Mol Psychiatry. 2021 Apr 7. doi: 10.1038/s41380-021-01069-2. Online ahead of print.

ABSTRACT

Considering the immense societal and personal costs and suffering associated with multiple drug use or « polytoxicomania », better understanding of environmental and genetic causes is crucial. While previous studies focused on single risk factors and selected drugs, effects of early-accumulated environmental risks on polytoxicomania were never addressed. Similarly, evidence of genetic susceptibility to particular drugs is abundant, while genetic predisposition to polytoxicomania is unexplored. We exploited the GRAS data collection, comprising information on N~2000 deep-phenotyped schizophrenia patients, to investigate effects of early-life environmental risk accumulation on polytoxicomania and additionally provide first genetic insight. Preadult accumulation of environmental risks (physical or sexual abuse, urbanicity, migration, cannabis, alcohol) was strongly associated with lifetime polytoxicomania (p = 1.5 × 10-45; OR = 31.4), preadult polytoxicomania with OR = 226.6 (p = 1.0 × 10-33) and adult polytoxicomania with OR = 17.5 (p = 3.4 × 10-24). Parallel accessibility of genetic data from GRAS patients and N~2100 controls for genome-wide association (GWAS) and phenotype-based genetic association studies (PGAS) permitted the creation of a novel multiple GWAS-PGAS approach. This approach yielded 41 intuitively interesting SNPs, potentially conferring liability to preadult polytoxicomania, which await replication upon availability of suitable deep-phenotyped cohorts anywhere world-wide. Concisely, juvenile environmental risk accumulation, including cannabis and alcohol as starter/gateway drugs, strongly predicts polytoxicomania during adolescence and adulthood. This pivotal message should launch more effective sociopolitical measures to prevent this deleterious psychiatric condition.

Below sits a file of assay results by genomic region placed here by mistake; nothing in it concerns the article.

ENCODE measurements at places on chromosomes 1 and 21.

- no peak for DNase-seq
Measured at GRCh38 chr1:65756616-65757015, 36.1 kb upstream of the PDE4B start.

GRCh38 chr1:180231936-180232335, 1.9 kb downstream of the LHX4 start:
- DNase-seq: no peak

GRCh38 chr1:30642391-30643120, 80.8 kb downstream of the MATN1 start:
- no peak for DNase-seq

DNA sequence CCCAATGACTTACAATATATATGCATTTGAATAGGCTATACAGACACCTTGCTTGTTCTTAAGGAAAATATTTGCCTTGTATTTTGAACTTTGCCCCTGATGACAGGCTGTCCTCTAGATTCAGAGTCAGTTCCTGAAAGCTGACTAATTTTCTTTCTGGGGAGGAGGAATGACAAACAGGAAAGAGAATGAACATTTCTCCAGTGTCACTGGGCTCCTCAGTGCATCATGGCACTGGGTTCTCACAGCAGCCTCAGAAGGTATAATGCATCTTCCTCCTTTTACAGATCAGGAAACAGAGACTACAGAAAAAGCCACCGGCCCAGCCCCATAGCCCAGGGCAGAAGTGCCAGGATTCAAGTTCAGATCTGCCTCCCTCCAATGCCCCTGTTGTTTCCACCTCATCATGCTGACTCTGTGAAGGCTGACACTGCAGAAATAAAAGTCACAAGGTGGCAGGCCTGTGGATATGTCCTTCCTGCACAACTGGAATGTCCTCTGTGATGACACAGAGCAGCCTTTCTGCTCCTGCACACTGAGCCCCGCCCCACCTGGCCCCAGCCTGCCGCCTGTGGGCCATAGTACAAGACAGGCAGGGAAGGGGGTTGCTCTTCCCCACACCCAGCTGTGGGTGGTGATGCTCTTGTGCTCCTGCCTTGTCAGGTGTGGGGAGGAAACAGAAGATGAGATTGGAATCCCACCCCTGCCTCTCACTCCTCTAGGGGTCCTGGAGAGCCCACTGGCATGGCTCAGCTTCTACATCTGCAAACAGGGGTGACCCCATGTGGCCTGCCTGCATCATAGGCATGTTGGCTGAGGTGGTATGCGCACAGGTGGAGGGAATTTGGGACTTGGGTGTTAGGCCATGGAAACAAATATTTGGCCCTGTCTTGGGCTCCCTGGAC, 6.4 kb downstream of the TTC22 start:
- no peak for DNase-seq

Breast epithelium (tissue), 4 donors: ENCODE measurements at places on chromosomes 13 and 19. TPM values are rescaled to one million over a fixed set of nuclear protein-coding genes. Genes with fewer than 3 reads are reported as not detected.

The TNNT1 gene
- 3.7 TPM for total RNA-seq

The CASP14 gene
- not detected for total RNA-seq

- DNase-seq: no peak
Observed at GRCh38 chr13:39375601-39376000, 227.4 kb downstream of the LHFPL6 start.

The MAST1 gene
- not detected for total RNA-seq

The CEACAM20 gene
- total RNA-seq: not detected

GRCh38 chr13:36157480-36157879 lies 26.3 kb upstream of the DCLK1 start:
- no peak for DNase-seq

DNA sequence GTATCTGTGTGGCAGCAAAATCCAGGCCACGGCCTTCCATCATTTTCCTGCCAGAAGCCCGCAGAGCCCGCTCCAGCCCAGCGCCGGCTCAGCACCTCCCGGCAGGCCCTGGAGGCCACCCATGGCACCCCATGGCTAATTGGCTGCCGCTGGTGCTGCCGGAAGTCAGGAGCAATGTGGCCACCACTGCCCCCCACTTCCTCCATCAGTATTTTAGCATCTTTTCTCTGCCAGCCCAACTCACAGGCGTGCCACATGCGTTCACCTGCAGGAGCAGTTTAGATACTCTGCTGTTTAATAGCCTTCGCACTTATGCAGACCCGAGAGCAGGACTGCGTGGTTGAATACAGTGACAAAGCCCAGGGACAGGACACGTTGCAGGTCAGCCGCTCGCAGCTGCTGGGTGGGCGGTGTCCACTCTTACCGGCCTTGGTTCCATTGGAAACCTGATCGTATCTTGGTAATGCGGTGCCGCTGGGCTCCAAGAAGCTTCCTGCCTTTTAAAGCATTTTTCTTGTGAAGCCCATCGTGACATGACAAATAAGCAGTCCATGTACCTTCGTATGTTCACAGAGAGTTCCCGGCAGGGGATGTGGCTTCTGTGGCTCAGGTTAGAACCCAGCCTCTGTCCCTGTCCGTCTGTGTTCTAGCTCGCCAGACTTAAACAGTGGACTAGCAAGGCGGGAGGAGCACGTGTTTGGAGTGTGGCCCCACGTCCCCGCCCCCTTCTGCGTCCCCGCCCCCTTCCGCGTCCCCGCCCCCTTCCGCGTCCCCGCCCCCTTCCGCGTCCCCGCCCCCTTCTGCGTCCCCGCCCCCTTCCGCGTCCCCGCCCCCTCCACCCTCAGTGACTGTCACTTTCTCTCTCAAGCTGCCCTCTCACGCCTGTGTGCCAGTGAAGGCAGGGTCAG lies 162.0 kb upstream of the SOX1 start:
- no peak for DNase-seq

PMID:33824432 | DOI:10.1038/s41380-021-01069-2


Source: ncbi 2

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